How to stay prepared during hurricane season

Mary Grace Granito, Contributing Reporter

outline of Louisiana
States like Louisiana are hit hard during hurricane season, but these tips can help you stay prepared. (Maggie Pasterz)

I am writing this informative guide as I sit in my family’s cramped 2010 Sienna minivan driving to Houston. It is Saturday morning, barely 48 hours after Hurricane Ida crept onto our weather radar. With bumper-to-bumper traffic on the horizon and a catatonic labrador in the backseat, I’m once again left wondering how long it will be this time until I return home. 

Being born and raised in New Orleans, this is a question I have had to ponder too many times before in my short life. After Hurricane Katrina, my mother, another native New Orleanian, swore to never be unprepared again. Since 2005 she has had our evacuation plan down to a science. Unfortunately, hurricane season isn’t over until the end of November. And with climate change a present force, we must prepare for the inevitable once more. 

1. Water and nonperishable foods are a must

During the main months of the Caribbean hurricane season — June through November — it’s never a bad idea to have an emergency stash of water and nonperishable food items at your disposal. Buy gallon jugs of water to reduce the amount of plastic that comes with individual water bottles. You should aim to have about three to four days worth of supplies in the event of waiting out a storm. Buy batteries, flashlights and candles as well. If you wait till the danger is imminent, you will waste gas driving all over the city for panic buyers’ scraps.

2. Prepare your home/shelter

If you choose to stay during a storm, you need to prepare for flooding and high winds. Lift anything of value off the ground or to a second story to protect it from washing away or possible mold damage. Secure outdoor furniture so that it doesn’t become a possible projectile. Make sure you remove any picture frames or loose wall fixtures off the walls as well. If you have a car, bring it to higher ground. New Orleans often lifts parking penalties so you can park anywhere you need to keep your car away from floodwaters. Wait out the storm in a high area away from windows, such as an upstairs hallway.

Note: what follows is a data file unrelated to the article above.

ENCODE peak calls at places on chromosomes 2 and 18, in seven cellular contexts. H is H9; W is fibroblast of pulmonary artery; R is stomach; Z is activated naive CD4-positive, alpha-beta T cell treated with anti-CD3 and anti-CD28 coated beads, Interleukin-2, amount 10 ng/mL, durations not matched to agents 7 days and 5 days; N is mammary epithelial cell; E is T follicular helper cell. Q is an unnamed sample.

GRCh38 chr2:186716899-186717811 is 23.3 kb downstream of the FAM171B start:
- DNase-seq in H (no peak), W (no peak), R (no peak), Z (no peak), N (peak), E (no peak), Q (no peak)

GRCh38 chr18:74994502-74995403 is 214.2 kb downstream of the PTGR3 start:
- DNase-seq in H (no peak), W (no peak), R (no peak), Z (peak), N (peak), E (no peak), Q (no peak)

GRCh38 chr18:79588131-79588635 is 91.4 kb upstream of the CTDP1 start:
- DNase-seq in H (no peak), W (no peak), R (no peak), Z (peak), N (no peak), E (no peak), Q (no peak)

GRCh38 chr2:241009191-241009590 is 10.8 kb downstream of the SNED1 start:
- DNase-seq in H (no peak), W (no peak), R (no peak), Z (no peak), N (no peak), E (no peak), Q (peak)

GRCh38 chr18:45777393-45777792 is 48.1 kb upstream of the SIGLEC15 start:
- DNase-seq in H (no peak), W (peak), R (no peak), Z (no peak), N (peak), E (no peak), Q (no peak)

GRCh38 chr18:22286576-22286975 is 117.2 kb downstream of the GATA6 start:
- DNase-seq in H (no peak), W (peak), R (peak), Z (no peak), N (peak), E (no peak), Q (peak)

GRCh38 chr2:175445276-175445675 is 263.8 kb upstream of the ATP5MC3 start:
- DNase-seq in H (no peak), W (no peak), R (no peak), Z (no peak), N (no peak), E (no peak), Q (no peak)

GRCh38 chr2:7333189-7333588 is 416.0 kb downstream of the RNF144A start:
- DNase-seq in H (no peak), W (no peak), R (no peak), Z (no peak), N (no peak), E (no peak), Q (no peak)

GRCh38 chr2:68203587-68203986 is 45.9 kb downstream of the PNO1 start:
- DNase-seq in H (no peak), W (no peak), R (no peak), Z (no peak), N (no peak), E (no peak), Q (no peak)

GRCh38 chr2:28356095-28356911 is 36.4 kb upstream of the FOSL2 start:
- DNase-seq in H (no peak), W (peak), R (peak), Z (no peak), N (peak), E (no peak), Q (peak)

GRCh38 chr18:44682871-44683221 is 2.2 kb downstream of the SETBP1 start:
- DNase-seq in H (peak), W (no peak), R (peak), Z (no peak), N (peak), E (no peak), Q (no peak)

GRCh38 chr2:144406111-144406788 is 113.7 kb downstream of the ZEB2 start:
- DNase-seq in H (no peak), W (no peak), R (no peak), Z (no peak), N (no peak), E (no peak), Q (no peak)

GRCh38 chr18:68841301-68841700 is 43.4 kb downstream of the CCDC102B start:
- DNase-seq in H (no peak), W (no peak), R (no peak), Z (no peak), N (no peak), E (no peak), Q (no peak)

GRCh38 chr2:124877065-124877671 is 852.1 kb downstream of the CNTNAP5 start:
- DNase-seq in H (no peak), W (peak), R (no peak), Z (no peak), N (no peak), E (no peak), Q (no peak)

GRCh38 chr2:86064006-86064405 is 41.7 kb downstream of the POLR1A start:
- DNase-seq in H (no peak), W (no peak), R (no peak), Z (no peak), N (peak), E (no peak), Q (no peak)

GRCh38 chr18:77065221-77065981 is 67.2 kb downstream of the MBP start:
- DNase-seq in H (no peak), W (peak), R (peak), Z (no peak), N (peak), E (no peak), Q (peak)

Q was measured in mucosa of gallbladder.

3. Empty your fridge — please, I’m begging

Storms can appear at the drop of a hat, but if you don’t make time to clear out the fridge you will regret it. As you may know, intense storms cause power outages and the longer the power is out the longer your food sits to rot. After Katrina, my family had to throw out the entire fridge and everything with it in order to get rid of the stench and bugs. Throwing out some food now is better than throwing out your fridge later. Make three piles: food to throw out, things that you can cook and eat now as your pre-storm meal  and a small amount that can be kept in coolers with ice for later. This reduces waste and makes refrigerated necessities easy to transport if you choose to evacuate. 

4. Evacuation

Evacuation is not an accessible option for everybody, but if you have the means to leave, you should. Make a list of emergency contacts, friends or family that you can stay with or borrow supplies from who are as far from the path of the storm as possible. Driving is better than flying because you can take more belongings and loved ones with you. If you must book a hotel, do it as soon as possible before rates go up. When packing to evacuate, include all irreplaceable items such as family heirlooms or valuables. Pack all important documents such as passports and birth certificates. If you can, keep a transportable container of gas in your trunk, so that you can drive a little further even if you are low on money or gas stations are out. 

The devastation that Louisiana has faced due to hurricanes is immeasurable. While we all work to recover from Ida, we must also face the reality of our future. Another natural disaster is inevitable but this guide will hopefully minimize further damage any would face. As my mom always says, there is no such thing as being too prepared.

For more information on how you can help citizens of Louisiana recover from Ida and learn more about disaster preparedness, please visit these mutual aid resources: Southern Solidarity, Another Gulf is Possible and American Public Power Association.